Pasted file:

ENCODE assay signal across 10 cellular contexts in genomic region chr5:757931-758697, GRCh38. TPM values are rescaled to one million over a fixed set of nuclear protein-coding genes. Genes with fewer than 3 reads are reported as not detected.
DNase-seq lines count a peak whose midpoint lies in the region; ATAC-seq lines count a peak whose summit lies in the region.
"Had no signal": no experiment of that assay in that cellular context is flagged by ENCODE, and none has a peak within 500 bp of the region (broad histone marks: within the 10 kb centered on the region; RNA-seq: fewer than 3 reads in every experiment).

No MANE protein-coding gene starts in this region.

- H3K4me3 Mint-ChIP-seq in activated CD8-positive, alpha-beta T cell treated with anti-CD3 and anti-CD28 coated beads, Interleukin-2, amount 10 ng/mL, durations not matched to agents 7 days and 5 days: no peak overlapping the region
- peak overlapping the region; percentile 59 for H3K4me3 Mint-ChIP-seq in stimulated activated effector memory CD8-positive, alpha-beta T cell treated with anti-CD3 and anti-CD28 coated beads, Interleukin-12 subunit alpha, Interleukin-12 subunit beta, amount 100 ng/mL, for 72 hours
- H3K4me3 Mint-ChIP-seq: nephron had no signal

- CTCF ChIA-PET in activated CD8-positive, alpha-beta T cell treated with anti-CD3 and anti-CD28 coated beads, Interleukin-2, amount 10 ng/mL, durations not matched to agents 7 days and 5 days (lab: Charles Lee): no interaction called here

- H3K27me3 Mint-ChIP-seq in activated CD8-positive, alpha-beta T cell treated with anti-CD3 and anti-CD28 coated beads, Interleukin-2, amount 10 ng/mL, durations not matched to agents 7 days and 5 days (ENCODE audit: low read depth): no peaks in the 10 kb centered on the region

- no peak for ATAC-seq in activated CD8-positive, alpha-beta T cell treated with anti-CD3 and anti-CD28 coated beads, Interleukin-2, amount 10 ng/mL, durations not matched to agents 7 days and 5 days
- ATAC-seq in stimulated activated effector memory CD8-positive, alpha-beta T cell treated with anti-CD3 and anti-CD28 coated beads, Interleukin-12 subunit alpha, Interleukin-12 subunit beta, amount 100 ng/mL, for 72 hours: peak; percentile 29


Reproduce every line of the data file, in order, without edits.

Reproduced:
ENCODE assay signal across 10 cellular contexts in genomic region chr5:757931-758697, GRCh38. TPM values are rescaled to one million over a fixed set of nuclear protein-coding genes. Genes with fewer than 3 reads are reported as not detected.
DNase-seq lines count a peak whose midpoint lies in the region; ATAC-seq lines count a peak whose summit lies in the region.
"Had no signal": no experiment of that assay in that cellular context is flagged by ENCODE, and none has a peak within 500 bp of the region (broad histone marks: within the 10 kb centered on the region; RNA-seq: fewer than 3 reads in every experiment).

No MANE protein-coding gene starts in this region.

- H3K4me3 Mint-ChIP-seq in activated CD8-positive, alpha-beta T cell treated with anti-CD3 and anti-CD28 coated beads, Interleukin-2, amount 10 ng/mL, durations not matched to agents 7 days and 5 days: no peak overlapping the region
- peak overlapping the region; percentile 59 for H3K4me3 Mint-ChIP-seq in stimulated activated effector memory CD8-positive, alpha-beta T cell treated with anti-CD3 and anti-CD28 coated beads, Interleukin-12 subunit alpha, Interleukin-12 subunit beta, amount 100 ng/mL, for 72 hours
- H3K4me3 Mint-ChIP-seq: nephron had no signal

- CTCF ChIA-PET in activated CD8-positive, alpha-beta T cell treated with anti-CD3 and anti-CD28 coated beads, Interleukin-2, amount 10 ng/mL, durations not matched to agents 7 days and 5 days (lab: Charles Lee): no interaction called here

- H3K27me3 Mint-ChIP-seq in activated CD8-positive, alpha-beta T cell treated with anti-CD3 and anti-CD28 coated beads, Interleukin-2, amount 10 ng/mL, durations not matched to agents 7 days and 5 days (ENCODE audit: low read depth): no peaks in the 10 kb centered on the region

- no peak for ATAC-seq in activated CD8-positive, alpha-beta T cell treated with anti-CD3 and anti-CD28 coated beads, Interleukin-2, amount 10 ng/mL, durations not matched to agents 7 days and 5 days
- ATAC-seq in stimulated activated effector memory CD8-positive, alpha-beta T cell treated with anti-CD3 and anti-CD28 coated beads, Interleukin-12 subunit alpha, Interleukin-12 subunit beta, amount 100 ng/mL, for 72 hours: peak; percentile 29